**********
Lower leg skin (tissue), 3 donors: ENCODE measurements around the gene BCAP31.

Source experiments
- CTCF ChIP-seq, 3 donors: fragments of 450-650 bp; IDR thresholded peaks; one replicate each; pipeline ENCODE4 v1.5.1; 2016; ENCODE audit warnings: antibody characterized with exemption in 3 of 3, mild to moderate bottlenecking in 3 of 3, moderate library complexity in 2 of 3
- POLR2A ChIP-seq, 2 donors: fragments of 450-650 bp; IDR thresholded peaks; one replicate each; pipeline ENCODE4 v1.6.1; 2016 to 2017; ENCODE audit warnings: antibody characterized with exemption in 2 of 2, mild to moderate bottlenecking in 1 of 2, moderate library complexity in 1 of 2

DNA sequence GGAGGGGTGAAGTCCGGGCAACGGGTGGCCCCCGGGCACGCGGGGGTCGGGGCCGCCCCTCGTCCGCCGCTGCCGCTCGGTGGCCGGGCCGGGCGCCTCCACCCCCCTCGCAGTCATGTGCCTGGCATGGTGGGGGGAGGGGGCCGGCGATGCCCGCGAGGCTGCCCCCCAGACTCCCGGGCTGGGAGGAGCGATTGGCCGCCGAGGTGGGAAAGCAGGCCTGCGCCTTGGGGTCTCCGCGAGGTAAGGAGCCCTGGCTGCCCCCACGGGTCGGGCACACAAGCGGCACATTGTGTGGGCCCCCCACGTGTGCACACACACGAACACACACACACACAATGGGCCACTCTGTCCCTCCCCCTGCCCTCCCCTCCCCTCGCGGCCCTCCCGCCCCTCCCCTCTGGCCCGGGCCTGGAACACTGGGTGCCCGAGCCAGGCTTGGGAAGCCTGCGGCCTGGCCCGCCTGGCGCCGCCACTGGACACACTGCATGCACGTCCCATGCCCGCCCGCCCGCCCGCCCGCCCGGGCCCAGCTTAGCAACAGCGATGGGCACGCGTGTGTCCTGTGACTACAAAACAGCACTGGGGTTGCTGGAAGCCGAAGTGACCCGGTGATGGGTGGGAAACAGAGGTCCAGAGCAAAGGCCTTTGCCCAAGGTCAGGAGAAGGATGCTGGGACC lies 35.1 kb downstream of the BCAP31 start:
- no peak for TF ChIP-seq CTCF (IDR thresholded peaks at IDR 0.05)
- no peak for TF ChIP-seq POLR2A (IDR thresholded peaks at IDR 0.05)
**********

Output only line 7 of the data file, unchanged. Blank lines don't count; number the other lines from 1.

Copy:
- no peak for TF ChIP-seq POLR2A (IDR thresholded peaks at IDR 0.05)